Causal links between portion size and the development of obesity have not been clearly established. Young and Nestle presented the hypothesis that increases in portion size of common foods that occurred over a prolonged period of time contributed to the increased prevalence of overweight and obesity in the USA [13]. Evidence supports the theory that increases in portion size increase overall energy intake [1418], which in turn can influence weight status of individuals. A positive relationship between body weight, portion size and energy intake (p < 0.05) has been identified in young children (n = 2139) in a US study that examined dietary data [19]. In an adult population, Wansink et al. have explored the role that portion size has on energy intake, influencing consumption norms and reducing an individual’s reliance on self-monitoring [20]. Despite energy intake significantly increasing, adults remained unaware that they had consumed more soup [20] or popcorn [21], and were not more satiated than those who consumed a smaller portion.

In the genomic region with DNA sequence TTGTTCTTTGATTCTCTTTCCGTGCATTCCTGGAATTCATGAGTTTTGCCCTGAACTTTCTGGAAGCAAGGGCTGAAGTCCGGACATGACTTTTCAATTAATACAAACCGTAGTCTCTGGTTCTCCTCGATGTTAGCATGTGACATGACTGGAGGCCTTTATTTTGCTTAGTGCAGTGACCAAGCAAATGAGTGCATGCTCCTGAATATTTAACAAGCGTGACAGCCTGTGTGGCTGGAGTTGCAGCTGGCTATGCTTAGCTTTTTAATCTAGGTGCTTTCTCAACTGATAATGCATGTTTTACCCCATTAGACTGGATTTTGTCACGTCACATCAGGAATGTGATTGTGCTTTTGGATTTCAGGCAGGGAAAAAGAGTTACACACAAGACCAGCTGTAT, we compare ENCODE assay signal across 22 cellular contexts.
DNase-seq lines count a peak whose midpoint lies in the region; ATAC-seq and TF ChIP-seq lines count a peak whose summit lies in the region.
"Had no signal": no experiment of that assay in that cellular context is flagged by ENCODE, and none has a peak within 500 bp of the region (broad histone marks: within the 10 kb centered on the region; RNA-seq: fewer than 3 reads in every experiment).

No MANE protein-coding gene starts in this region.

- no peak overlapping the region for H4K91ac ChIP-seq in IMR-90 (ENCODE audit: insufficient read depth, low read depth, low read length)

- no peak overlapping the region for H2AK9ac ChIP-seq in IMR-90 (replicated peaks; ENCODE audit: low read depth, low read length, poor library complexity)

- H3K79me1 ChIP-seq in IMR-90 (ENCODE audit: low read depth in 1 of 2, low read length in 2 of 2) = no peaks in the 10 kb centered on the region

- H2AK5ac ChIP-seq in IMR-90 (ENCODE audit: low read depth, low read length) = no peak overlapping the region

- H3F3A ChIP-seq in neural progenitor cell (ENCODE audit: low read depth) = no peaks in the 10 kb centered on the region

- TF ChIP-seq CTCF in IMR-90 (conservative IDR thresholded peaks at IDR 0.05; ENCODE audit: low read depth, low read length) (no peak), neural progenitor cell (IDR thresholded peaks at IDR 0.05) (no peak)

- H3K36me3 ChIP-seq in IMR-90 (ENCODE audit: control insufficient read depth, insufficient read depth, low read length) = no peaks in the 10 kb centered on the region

Studies quantitatively examining portion size data over time in American and European children are based on routinely collected national nutrition data and conclude that portion size of many energy-dense, nutrient-poor items such as processed snacks [2224], sweetened beverages [23, 25], and take away foods [22, 23] have increased over time. Over an 8 year period (1997–2005) in the United Kingdom, portion size of these products increased by 15-20% [24], while over a 21–24 year period (1977-1998/2001) portion size of these items selected by Americans increased 23-60% [22, 23, 25].